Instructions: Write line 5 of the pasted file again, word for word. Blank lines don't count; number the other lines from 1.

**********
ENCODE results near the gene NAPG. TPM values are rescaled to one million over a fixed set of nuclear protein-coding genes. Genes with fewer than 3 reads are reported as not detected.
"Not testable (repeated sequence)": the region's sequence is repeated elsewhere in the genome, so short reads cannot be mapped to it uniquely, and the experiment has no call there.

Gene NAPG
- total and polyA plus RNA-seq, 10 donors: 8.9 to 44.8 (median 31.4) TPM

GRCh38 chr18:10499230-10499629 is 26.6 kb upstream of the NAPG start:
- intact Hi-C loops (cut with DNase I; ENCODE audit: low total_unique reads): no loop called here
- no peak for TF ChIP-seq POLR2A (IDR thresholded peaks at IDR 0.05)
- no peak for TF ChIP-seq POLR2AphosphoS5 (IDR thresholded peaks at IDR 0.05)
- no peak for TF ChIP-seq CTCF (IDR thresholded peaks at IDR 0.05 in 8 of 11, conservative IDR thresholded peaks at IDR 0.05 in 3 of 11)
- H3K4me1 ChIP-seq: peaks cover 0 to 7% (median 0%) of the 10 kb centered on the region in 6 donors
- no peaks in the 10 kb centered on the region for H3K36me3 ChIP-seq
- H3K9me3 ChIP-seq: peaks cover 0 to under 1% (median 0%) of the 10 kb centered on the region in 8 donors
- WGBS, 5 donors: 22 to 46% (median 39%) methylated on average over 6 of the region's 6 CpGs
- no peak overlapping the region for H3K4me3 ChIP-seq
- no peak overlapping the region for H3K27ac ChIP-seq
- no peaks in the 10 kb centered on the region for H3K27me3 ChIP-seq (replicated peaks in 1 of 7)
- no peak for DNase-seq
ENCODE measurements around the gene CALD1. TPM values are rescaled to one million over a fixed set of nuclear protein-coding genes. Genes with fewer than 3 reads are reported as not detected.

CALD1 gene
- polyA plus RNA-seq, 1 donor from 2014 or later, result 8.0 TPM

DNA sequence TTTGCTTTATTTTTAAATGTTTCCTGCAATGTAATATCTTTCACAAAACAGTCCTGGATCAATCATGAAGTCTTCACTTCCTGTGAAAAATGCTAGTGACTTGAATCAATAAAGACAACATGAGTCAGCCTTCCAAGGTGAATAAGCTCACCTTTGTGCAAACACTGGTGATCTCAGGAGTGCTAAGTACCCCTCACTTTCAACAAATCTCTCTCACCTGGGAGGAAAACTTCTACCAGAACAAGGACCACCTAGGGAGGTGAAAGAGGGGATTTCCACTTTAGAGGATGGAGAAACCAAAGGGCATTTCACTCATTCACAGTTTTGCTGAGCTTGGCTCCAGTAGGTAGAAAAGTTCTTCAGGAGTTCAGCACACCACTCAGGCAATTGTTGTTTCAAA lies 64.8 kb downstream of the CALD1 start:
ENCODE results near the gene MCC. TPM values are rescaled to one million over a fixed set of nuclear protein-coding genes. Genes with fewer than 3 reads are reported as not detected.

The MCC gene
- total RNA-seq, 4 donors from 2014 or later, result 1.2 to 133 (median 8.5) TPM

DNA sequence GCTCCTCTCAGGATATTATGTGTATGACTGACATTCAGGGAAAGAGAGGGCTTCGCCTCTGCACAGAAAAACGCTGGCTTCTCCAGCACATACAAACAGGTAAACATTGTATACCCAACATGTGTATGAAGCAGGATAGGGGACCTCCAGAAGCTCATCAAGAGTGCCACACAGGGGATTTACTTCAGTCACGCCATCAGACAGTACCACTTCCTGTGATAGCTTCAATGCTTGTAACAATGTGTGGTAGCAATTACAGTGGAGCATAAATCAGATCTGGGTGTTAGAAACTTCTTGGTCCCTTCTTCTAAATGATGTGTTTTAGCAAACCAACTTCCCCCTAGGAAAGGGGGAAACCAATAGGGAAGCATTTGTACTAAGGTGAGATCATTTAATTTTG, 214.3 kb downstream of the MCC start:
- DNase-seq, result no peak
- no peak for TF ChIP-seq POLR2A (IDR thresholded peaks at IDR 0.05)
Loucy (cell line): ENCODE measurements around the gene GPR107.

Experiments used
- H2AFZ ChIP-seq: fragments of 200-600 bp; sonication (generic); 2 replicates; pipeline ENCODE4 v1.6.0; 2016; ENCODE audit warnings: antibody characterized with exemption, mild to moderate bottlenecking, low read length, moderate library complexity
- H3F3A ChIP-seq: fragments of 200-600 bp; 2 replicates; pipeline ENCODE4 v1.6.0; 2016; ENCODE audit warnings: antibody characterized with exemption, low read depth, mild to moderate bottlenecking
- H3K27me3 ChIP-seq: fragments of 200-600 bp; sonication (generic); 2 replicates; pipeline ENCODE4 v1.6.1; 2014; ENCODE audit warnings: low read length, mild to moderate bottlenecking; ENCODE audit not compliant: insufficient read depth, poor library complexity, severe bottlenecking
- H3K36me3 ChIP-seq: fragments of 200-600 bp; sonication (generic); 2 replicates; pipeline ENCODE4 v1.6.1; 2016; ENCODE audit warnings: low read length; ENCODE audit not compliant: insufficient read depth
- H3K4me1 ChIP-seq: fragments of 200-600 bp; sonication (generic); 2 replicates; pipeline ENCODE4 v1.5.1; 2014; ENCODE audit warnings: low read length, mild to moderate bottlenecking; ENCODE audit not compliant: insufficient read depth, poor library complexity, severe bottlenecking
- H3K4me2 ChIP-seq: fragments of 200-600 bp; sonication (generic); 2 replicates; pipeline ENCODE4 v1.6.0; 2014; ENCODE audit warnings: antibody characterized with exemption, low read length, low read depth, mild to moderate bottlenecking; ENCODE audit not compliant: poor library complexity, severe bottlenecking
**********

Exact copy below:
GRCh38 chr18:10499230-10499629 is 26.6 kb upstream of the NAPG start: